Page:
Midway evaluation - Hilde Marie Torgauten
Midway evaluation for the PhD degree at the University of Bergen for candidate Hilde Marie Torgauten
Hilde Marie Torgauten is affiliated with the Department of Clinical Medicine. Supervisors are Øivind Torkildsen and Kjell-Morten Myhr.
Aspects of disease modifying treatment with rituximab in multiple sclerosis
Background and purpose
Multiple sclerosis (MS) is a serious, autoimmune disease that affects the central nervous system (brain and spinal cord), debuting at the age of 20-40 and implying a lifelong risk of cumulative function loss for the patients. One of the most promising treatments is anti-B-cell antibodies such as rituximab, which is now the most widely used disease-modulating treatment in Norway in MS. Rituximab is off-label treatment and in several aspects there is a need for more knowledge about the treatment effect and adverse effects. The purpose of this project is to help shed light on areas where there is a lack of knowledge on clinically relevant aspects of this treatment strategy. In this project, we will investigate the effect and side effects of rituximab in a prospective cohort study, examine the vaccine response to corona vaccine in patients under rituximab treatment and compare the risk of rebound disease activity in patients in need of switching to rituximab from other highly effective treatment for MS.
In paper 1, a cohort of patients treated with rituximab against MS at Haukeland University Hospital (HUS) over a 4-year period was retreived from the Norwegian MS registry. Treatment effect was assessed with MRI and clinical activity, i.e. annual attack rate, and side effects were graded based on an international classification. In article 2, patients from Bergen and the surrounding area treated with rituximab against MS with HUS were identified in the MS registry and invited to provide a blood sample after vaccination against coronavirus (2 vaccine doses). The sample was analyzed with Enzyme-Linked Immunosorbent Assay (ELISA) for SARS-CoV-2 specific antibodies, and data from the MS registry and patient record for time since last treatment, lymphocyte count and b-cell count, and registered hospital admissions due to covid-19 -disease was obtained. In article 3, patients who participated in the national national Nevrovax project and who had previousely been shown to have a reduced humoral response after 2 doses of vaccine against covid-19, were offered a third vaccine dose at HUS or Oslo University Hospital (OUS). Humoral immune response was assessed after a 3rd dose with an in-house bead based flow cytometry method. In article 4, all patients at HUS and OUS who switched disease-modifying treatment from fingolimod to cladribine or rituximab through a periode of 2 years were identified through the Norwegian MS registry in a retrospective cohort study. Data from the registry on disease activity before and after changing treatment as well as possible predictors of disease activity (age, function, disease duration and previous treatment) were obtained.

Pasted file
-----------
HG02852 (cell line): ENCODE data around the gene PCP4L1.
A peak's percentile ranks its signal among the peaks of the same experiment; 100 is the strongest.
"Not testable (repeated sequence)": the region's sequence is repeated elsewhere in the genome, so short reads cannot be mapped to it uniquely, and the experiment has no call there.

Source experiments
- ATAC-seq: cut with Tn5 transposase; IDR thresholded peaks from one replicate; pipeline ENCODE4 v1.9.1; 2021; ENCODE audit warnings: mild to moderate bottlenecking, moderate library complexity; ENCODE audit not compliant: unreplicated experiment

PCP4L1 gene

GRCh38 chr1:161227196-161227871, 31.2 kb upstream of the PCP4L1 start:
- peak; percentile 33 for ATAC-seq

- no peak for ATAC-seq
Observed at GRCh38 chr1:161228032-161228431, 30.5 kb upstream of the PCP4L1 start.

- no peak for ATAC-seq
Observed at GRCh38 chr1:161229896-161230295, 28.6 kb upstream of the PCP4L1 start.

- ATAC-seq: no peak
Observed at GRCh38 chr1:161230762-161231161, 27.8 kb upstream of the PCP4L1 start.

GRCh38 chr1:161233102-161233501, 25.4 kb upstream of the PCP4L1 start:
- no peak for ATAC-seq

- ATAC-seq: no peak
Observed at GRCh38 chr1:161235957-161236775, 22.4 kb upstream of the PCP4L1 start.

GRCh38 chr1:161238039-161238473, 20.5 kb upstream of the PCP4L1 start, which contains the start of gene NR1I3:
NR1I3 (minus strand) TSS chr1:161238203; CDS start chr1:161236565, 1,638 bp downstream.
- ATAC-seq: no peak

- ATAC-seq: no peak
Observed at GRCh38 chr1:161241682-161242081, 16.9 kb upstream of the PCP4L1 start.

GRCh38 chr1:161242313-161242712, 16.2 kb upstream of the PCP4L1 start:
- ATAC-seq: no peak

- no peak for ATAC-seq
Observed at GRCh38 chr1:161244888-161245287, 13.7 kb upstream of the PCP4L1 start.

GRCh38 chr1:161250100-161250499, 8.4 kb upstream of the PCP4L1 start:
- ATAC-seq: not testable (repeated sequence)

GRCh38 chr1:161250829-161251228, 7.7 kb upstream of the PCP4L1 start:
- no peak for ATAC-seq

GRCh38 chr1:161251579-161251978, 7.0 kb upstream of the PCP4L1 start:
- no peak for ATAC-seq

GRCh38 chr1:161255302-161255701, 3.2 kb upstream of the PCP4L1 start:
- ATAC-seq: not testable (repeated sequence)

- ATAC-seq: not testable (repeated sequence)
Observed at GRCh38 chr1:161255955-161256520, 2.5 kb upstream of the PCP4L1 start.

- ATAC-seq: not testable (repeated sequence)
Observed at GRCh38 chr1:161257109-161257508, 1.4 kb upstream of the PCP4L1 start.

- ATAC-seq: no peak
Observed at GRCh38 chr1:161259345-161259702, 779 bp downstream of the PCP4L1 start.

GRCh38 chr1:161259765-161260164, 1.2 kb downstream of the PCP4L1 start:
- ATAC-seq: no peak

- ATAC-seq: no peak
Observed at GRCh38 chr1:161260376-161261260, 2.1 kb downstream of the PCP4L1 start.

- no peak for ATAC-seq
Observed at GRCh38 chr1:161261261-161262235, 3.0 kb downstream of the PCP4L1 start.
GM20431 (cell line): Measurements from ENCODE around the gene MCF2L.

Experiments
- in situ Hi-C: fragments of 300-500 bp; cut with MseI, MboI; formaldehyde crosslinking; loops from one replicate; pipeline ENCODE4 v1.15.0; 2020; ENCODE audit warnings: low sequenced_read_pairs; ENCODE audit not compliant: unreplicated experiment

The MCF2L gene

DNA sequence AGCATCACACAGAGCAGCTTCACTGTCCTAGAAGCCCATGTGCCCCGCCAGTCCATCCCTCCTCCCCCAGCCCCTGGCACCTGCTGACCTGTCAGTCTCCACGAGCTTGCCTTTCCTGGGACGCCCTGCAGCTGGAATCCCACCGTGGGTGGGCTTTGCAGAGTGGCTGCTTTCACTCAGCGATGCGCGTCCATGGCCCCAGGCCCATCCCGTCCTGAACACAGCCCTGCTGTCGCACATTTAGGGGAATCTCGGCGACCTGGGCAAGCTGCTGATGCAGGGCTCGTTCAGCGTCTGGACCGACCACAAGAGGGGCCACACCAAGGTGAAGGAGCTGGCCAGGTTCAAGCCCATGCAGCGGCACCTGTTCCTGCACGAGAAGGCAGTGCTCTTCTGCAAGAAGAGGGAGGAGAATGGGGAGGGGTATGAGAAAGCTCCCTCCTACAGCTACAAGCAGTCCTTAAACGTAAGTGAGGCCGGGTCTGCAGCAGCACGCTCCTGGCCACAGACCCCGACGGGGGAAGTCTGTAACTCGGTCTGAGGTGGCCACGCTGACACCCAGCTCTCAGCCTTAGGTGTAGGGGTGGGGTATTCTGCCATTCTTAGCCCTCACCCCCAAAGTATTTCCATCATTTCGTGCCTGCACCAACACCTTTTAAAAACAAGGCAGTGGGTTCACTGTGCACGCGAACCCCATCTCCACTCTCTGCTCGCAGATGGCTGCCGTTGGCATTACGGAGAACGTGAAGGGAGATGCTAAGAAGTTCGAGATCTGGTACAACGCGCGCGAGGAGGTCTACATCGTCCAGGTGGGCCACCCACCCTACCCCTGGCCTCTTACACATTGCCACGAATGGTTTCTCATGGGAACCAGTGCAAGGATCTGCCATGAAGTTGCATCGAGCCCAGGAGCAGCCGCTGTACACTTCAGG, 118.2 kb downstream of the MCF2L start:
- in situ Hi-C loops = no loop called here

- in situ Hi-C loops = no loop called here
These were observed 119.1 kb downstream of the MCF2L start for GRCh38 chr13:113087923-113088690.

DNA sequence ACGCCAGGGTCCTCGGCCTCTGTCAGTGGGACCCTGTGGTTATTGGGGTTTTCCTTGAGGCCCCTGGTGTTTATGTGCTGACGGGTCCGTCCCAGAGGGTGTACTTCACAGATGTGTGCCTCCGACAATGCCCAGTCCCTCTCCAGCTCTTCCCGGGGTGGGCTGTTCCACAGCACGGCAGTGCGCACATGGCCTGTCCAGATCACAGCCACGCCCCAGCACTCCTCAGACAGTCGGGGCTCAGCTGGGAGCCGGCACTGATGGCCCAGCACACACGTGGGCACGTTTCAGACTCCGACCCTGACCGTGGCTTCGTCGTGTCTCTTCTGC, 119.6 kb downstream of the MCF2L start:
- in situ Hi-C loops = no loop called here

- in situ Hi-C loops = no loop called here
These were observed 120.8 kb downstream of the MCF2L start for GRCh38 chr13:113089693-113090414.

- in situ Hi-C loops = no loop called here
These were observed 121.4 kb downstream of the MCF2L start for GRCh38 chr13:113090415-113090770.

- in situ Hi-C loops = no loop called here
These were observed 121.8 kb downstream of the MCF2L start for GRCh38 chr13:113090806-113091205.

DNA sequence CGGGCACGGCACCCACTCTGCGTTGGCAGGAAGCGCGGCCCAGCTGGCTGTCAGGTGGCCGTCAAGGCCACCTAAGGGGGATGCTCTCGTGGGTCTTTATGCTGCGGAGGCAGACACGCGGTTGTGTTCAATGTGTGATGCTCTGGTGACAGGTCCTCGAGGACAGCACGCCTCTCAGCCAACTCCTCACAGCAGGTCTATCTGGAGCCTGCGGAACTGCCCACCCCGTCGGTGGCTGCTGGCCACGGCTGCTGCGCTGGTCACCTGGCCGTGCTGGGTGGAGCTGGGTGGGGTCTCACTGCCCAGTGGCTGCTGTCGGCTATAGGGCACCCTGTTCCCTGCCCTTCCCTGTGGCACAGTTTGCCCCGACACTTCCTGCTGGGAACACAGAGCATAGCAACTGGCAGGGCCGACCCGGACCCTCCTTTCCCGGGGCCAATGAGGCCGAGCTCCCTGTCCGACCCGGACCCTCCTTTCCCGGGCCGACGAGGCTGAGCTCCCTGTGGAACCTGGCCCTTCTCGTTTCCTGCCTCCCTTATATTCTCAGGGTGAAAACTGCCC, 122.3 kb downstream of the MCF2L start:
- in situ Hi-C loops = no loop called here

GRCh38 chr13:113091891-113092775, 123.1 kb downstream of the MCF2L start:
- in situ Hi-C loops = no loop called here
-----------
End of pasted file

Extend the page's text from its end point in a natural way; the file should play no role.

The results in the first article indicate that the occurrence of disease activity during treatment with rituximab is low, that an increased risk of infections is the most common side effect and that the occurrence of serious side effects is rare.
The results in the second article are being finalized and so far show that the majority of patients under treatment with rituximab have a reduced humoral vaccine response. The number of patients admitted with severe covid disease in the cohort is low, which may indicate that the patients still have a protective effect from vaccination. In article three, the results show that the humoral vaccine response is still reduced after 3 doses of corona vaccine in patients with a reduced response after 2 doses, but that there was a moderate increase in antibody levels where 25% of the patients achieved detectable antibodies. The clinical relevance of such an increase must be assessed in further studies. Higher lymphocyte counts were associated with better antibody response in patients treated with rituximab. The third vaccine dose produced no serious side effects in this cohort. The results in article 4 show that the risk of rebound disease activity is higher when switching to cladribine than to rituximab from previously highly effective treatment with fingolimod (21% vs 0% rebound, p= 0.003). Risk of rebound was associated with younger age and higher disease activity measured by attack rate during previous treatment. The study indicates that if there is a need to change highly active MS treatment from fingolimod, rituximab may be a safer treatment choice than cladribine.